Men’s Health

What could cause male infertility?

DEAR DOCTOR K: My wife and I have tried to get pregnant for over a year. We're going to be tested soon to see if anything is wrong. I'm worried that the problem lies with me. What are some reasons for a man to be infertile?

DEAR READER: About one in seven couples in the United States are unable to conceive a child after trying for one year. The infertility is caused either by the man alone (about 40 percent of the time), by the woman alone (about 40 percent of the time) or by both partners (about 20 percent of the time). So it is possible that something about you is responsible for your wife's difficulty with becoming pregnant.

Should I get a prostate cancer screening test?

DEAR DOCTOR K: I've heard so many conflicting opinions about whether or not to get screened for prostate cancer. Are there official guidelines? What do they recommend?

DEAR READER: To say that prostate cancer screening has been controversial is an understatement. I spoke to my colleague Dr. Marc Garnick, clinical professor of medicine at Harvard Medical School, to hear his thoughts.

How can I persuade my husband that he could benefit from therapy?

DEAR DOCTOR K: I'm convinced my husband is depressed, but he refuses to seek help. What can I say to convince him that he could benefit from therapy?

DEAR READER: Most men don't like to ask for help or to talk about their feelings. That's not going to be easy for your husband. However, doing nothing could make it harder for him. If he is suffering from depression and doesn't get help, it could threaten everything important in his life, starting with family, friends and work.

Can you discuss hormonal therapy to treat prostate cancer?

DEAR DOCTOR K: My doctor has proposed androgen deprivation therapy to treat my prostate cancer. Can you tell me about this treatment?

DEAR READER: Androgens are the family of male sex hormones that includes testosterone. When prostate cancer develops, testosterone contributes to the growth and spread of the tumor. Androgen deprivation therapy deprives cancer cells of this stimulation. Also known as hormonal therapy, it can be a powerful weapon in the fight against prostate cancer.

What are some ways besides testosterone therapy to increase my energy?

DEAR DOCTOR K: I often feel quite tired. My doctor says this fatigue may be caused by my low-normal testosterone level. I'd rather not go on testosterone therapy. What are some other ways to enhance my energy?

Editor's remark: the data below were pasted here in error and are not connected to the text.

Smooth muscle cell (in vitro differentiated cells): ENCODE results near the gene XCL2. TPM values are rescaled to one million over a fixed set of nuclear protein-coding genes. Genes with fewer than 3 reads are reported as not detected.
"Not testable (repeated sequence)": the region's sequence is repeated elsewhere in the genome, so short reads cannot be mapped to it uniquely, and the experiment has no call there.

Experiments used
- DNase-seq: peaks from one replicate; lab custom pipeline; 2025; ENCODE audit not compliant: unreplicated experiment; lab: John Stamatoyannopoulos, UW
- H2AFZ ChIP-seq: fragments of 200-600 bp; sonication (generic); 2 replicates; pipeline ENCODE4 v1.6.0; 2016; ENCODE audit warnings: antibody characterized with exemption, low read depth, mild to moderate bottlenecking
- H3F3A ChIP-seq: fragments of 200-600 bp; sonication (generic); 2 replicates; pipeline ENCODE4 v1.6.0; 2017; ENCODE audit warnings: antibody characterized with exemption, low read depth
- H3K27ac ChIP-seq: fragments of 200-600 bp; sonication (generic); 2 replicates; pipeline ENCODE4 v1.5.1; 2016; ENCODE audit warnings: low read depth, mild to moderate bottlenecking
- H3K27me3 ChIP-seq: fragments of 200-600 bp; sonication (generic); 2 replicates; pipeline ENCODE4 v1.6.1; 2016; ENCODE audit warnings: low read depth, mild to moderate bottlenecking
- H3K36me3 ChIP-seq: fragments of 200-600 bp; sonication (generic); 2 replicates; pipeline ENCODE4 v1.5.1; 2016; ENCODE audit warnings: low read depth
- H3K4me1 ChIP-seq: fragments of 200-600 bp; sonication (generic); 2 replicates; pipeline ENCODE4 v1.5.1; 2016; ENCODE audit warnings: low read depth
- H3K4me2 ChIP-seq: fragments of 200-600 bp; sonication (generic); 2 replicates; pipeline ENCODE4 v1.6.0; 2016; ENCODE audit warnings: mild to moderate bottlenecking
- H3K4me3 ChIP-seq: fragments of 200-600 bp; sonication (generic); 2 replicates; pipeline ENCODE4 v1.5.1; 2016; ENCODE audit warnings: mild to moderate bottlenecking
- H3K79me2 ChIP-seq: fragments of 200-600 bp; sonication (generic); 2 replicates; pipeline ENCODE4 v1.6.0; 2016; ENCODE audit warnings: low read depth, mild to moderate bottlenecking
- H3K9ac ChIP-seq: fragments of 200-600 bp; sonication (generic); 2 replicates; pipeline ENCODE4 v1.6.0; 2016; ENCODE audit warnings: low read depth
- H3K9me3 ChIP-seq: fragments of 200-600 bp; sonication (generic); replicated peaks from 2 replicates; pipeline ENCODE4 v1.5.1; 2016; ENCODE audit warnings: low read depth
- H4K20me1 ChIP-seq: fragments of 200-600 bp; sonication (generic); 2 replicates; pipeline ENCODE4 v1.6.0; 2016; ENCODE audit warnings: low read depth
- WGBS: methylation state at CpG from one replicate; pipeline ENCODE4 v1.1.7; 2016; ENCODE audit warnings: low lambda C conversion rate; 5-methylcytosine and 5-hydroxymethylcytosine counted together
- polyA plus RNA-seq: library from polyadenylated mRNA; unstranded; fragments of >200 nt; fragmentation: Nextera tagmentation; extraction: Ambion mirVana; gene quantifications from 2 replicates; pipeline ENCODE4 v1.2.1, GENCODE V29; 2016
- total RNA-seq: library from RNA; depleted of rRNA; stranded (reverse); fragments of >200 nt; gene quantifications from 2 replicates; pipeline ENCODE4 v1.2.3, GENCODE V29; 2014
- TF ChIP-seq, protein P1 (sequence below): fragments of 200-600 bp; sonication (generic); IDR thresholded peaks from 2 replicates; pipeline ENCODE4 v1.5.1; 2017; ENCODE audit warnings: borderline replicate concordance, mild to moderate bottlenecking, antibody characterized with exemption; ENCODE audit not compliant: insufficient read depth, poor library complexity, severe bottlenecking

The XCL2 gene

DEAR READER: Research studies have not demonstrated a clear value in giving testosterone therapy to men who may be experiencing symptoms of low-normal or slightly low blood levels of testosterone. In fact, some studies have even indicated that such treatments may raise the risk of heart trouble. So I can certainly understand if you'd rather avoid testosterone therapy to relieve your fatigue.

Why do women tend to live longer than men?

DEAR DOCTOR K: I've heard that women tend to live longer than men. Why is that?

DEAR READER: On average, women do live about five years longer than men. In the United States, 57 percent of all who are ages 65 and older are female. By age 85, 67 percent are women. You can see this for yourself in most nursing homes or assisted living facilities in the United States: Women usually outnumber men, and the magnitude of the difference is often striking.

Do men need to take a calcium supplement?

DEAR DOCTOR K: Many years ago, my doctor told me that men, like women, should take calcium supplements. So I have been. Now I hear that it's a bad idea. What do you think?

DEAR READER: All of us -- patients and doctors -- wish we had all the answers, and that the answers never changed. Unfortunately, the way the human body works, and malfunctions, is very complicated. To understand it, we conduct research. But no study is perfect, and the answers sometimes change as larger and better studies are conducted.

Should I try testosterone treatment to treat low-normal testosterone?

DEAR DOCTOR K: I'm a 68-year-old man who has been feeling more tired and less "sexy" over the past several months. My doctor says my blood testosterone level is normal, but "low normal" -- a little bit above low. I know that some men take testosterone gel as a treatment for this. My doctor is not so keen on that. What's your opinion?

DEAR READER: I don't know nearly enough about your health or your symptoms to offer you personal advice. But I'll tell you what I think research has shown, at least so far. I'll warn you: It is a controversial area, and I reserve the right to change my mind as new research is published.

Do I need to take medication for BPH?

DEAR DOCTOR K: I have BPH. The symptoms don't interfere with my work or home life very much. My doctor says there are medicines that might reduce the symptoms, but I like to avoid taking medicines. What's your advice?

DEAR READER: Benign prostatic hyperplasia, or BPH, is the most common cause of prostate enlargement. As the name suggests, BPH is harmless; it does not lead to prostate cancer.